The Australia Graduate Survey (AGS) shows that the three-year outlook for graduates finding fulltime jobs has risen from 76.2% in 2012 to 88.5% in 2015. The median starting salary for bachelor degree graduates has also increased to $54,000.
The report also points out the latest Australian Bureau of Statistics figures show that only 3.4% of bachelor degree graduates are unemployed – compared with 8.7% for those without a post-school qualification.
Universities Australia Chief Executive Belinda Robinson said that the latest figures confirmed once again that a university education enhances employability.
“At a time of great economic change, one of the best investments people can make is to get a university education,” she said.
“We know that today’s young people are likely to have several careers over their working lives. Universities are equipping their graduates with the skills they need for a range of careers and to adapt to ever-changing job markets. This adaptability gives university graduates the edge in a competitive economy,” she said.
“There’s no doubt that global economic uncertainties and declining terms of trade have taken a toll on jobs growth, but this report shows that recovery in the job market is happening and we are seeing renewed growth in the graduate labour market.”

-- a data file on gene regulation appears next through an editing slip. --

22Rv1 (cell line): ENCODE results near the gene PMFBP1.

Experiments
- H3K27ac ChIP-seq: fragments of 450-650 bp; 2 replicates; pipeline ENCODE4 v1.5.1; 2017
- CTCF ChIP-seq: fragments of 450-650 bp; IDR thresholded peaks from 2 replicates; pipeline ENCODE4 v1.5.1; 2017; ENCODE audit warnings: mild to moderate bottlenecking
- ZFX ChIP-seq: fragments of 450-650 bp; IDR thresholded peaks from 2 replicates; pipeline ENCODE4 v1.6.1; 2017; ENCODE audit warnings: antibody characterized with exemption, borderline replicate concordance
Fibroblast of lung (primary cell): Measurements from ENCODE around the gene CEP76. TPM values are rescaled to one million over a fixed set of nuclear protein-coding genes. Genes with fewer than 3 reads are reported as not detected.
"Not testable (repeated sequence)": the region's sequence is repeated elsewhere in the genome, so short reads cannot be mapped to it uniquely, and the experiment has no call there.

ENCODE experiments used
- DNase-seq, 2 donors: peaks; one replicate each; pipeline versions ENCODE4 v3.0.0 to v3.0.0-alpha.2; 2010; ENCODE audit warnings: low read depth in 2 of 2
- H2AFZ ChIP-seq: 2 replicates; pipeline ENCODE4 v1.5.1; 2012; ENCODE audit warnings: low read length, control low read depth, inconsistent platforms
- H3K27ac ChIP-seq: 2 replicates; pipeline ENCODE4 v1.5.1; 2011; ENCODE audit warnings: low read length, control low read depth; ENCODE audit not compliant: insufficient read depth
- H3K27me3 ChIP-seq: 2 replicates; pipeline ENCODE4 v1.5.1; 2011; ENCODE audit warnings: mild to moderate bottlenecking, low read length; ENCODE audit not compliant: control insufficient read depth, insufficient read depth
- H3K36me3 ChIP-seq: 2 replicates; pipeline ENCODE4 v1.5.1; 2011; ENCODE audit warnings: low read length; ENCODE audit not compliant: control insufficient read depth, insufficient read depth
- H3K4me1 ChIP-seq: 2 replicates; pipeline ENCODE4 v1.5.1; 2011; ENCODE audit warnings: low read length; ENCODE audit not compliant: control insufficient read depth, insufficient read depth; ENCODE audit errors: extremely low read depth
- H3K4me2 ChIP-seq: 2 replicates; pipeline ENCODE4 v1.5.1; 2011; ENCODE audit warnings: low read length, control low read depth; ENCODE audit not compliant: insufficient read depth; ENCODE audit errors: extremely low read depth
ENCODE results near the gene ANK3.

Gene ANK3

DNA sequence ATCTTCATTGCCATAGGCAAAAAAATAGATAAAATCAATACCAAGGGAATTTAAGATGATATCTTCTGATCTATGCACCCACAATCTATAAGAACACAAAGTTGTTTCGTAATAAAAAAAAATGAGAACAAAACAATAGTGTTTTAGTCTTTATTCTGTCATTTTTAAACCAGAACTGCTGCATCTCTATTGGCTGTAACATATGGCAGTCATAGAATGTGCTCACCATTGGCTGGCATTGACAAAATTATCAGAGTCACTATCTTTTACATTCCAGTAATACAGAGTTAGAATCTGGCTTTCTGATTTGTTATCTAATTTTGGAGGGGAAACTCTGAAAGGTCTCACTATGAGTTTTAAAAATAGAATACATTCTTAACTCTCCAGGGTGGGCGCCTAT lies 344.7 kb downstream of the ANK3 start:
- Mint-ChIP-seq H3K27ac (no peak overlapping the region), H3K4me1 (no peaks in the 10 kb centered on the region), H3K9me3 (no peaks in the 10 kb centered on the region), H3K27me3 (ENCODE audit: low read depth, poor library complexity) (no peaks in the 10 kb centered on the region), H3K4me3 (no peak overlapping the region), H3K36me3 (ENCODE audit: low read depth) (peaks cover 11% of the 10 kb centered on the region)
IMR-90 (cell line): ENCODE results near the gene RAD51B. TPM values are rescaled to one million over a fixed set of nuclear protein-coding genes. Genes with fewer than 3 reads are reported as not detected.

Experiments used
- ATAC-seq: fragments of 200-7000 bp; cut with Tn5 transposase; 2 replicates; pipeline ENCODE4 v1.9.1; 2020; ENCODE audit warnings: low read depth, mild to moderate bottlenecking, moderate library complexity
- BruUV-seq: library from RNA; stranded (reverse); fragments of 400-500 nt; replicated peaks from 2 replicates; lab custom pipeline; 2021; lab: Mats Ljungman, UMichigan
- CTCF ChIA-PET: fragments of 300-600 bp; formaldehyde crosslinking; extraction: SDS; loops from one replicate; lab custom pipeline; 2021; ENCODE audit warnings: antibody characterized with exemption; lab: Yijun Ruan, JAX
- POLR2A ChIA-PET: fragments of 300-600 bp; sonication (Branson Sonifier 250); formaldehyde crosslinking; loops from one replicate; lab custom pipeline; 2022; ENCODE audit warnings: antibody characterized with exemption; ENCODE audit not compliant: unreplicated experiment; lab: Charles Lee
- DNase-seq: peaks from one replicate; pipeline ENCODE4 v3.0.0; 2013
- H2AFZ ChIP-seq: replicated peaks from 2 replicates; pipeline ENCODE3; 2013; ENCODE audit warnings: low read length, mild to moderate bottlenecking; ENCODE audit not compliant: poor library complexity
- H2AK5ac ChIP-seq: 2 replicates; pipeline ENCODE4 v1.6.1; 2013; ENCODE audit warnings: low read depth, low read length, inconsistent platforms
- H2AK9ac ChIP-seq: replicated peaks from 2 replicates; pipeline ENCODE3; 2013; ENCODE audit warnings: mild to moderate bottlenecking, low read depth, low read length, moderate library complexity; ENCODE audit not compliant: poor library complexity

“It’s also great to see that graduate satisfaction remains at very high levels across the board.”
Highlights from the Australian Graduate Survey include:
- eight in ten indigenous graduates have found full-time employment within four months of finishing their degree, higher than the survey average;
- graduate satisfaction remains high with 94% of bachelor degree graduates satisfied with their higher education experience;
- in 2015, the median starting salary for bachelor degree graduates aged less than 25 and in their first full-time employment in Australia was $54,000 (up from $52,500 in 2014);
- the three-year full-time employment figure for 2012 survey respondents rose from 76.2% in 2012 to 88.5% in 2015.
The Grattan Institute’s Mapping Australian higher education 2016 report recently concluded that some STEM graduates were finding it hard to find work in the months immediately after graduation.
Ms Robinson cautioned against reading too much into the four-month figures, with full-time job rates significantly higher three years after graduation.
‘STEM degrees are also great generalist degrees which equip graduates with skills and knowledge needed in a wide range of workplaces,’ she said.
‘The challenge ahead for Australia is not just to create jobs for STEM graduates – but also to boost STEM literacy for everyone as foundational skills for many new economy jobs.’
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